• In this module, you will examine business continuity and crisis management practices, principles, and terminologies. You will explore leading industry practice and research on how to manage security threats to digital and physical assets. The practical sessions will help you to review and appreciate traditional and emerging challenges within the scope of complex adaptive systems and growing research into systems and complexity modelling challenges. Key guidance, standards and legislative requirements from respected international sources will help guide and hone the knowledge and skills required.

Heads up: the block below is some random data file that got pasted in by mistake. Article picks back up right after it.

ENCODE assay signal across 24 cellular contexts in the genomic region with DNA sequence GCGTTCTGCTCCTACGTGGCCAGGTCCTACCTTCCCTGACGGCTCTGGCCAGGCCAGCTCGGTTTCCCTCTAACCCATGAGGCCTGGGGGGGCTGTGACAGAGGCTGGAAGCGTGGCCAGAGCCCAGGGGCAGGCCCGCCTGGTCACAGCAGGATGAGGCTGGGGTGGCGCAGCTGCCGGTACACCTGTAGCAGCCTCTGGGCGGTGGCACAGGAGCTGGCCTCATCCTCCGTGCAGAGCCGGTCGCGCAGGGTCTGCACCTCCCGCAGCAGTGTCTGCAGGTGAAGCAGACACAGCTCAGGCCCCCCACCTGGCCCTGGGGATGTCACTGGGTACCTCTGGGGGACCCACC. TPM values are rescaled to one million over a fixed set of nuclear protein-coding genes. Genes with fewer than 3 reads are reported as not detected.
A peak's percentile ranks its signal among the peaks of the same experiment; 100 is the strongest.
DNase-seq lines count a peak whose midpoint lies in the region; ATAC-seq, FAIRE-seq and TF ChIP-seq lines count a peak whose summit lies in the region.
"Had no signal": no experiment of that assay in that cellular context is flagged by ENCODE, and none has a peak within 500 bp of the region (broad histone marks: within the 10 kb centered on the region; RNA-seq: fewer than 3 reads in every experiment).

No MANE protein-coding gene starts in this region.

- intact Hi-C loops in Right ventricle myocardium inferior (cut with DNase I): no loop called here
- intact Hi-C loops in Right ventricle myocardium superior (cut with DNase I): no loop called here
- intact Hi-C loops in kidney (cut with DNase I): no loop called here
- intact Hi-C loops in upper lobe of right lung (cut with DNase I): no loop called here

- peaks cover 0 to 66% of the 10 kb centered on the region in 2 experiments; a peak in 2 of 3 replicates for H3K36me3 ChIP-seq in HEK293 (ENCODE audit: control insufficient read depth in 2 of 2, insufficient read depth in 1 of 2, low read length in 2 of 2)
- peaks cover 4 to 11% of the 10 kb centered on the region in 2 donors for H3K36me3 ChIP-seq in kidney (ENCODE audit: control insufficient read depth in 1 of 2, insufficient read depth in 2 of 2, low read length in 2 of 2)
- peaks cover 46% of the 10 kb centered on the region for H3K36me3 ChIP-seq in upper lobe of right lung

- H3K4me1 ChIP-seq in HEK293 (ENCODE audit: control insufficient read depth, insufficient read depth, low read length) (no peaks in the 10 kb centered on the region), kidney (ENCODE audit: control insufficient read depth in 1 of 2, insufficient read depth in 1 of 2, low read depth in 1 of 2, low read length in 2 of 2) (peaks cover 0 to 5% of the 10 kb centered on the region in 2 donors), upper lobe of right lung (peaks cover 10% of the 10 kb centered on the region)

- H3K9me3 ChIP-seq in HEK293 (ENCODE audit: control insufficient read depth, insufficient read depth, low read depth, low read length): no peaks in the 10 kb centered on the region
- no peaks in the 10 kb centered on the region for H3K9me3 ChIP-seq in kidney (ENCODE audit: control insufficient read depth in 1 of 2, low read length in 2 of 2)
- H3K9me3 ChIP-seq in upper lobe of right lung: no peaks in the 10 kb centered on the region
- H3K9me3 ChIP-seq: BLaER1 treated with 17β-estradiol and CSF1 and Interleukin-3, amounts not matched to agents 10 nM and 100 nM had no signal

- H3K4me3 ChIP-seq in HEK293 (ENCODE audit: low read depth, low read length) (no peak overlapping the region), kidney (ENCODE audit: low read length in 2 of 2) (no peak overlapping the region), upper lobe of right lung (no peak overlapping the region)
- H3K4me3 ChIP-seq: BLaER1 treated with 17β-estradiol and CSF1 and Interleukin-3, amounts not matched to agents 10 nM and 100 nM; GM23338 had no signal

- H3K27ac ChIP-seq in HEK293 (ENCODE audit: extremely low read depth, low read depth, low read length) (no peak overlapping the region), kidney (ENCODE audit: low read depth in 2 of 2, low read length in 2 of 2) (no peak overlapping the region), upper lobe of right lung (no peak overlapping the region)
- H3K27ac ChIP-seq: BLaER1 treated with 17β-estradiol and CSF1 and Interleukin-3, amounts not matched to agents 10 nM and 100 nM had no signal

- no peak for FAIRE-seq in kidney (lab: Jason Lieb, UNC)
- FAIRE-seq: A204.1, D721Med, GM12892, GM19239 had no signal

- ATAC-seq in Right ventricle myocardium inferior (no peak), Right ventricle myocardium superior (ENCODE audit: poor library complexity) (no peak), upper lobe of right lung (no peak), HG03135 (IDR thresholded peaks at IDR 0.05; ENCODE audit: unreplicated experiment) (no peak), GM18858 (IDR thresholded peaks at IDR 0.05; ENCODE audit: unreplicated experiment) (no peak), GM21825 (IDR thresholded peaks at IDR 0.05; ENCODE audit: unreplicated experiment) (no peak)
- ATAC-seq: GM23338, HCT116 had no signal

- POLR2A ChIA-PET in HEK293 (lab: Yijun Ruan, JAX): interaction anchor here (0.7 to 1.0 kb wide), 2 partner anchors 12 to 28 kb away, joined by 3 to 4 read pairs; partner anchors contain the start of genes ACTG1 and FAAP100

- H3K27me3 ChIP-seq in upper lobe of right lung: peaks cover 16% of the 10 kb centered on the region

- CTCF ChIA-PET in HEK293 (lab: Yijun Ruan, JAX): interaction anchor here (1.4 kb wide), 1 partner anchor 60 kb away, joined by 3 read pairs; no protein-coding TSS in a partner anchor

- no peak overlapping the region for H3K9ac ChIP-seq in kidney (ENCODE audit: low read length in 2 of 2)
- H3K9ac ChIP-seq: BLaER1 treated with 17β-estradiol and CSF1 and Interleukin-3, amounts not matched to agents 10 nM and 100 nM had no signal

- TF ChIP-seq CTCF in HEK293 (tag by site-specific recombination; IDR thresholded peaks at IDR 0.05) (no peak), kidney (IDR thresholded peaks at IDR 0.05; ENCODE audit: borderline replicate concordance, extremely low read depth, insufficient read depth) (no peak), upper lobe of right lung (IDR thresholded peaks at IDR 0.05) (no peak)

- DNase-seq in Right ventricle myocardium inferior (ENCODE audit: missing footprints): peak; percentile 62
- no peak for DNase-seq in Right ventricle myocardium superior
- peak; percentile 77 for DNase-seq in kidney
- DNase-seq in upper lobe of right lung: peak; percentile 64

• The aim of the module is to facilitate your understanding of theories and approaches to training and exercising in the context of UK emergency management. The module aims to teach you how to critically assess and evaluate generic principles of training and apply them to training needs for emergency management in the UK. In addition, approaches to exercising emergency response and recovery plans will be evaluated. You will be given the opportunity to observe, participate in and develop your own emergency management training events and exercises.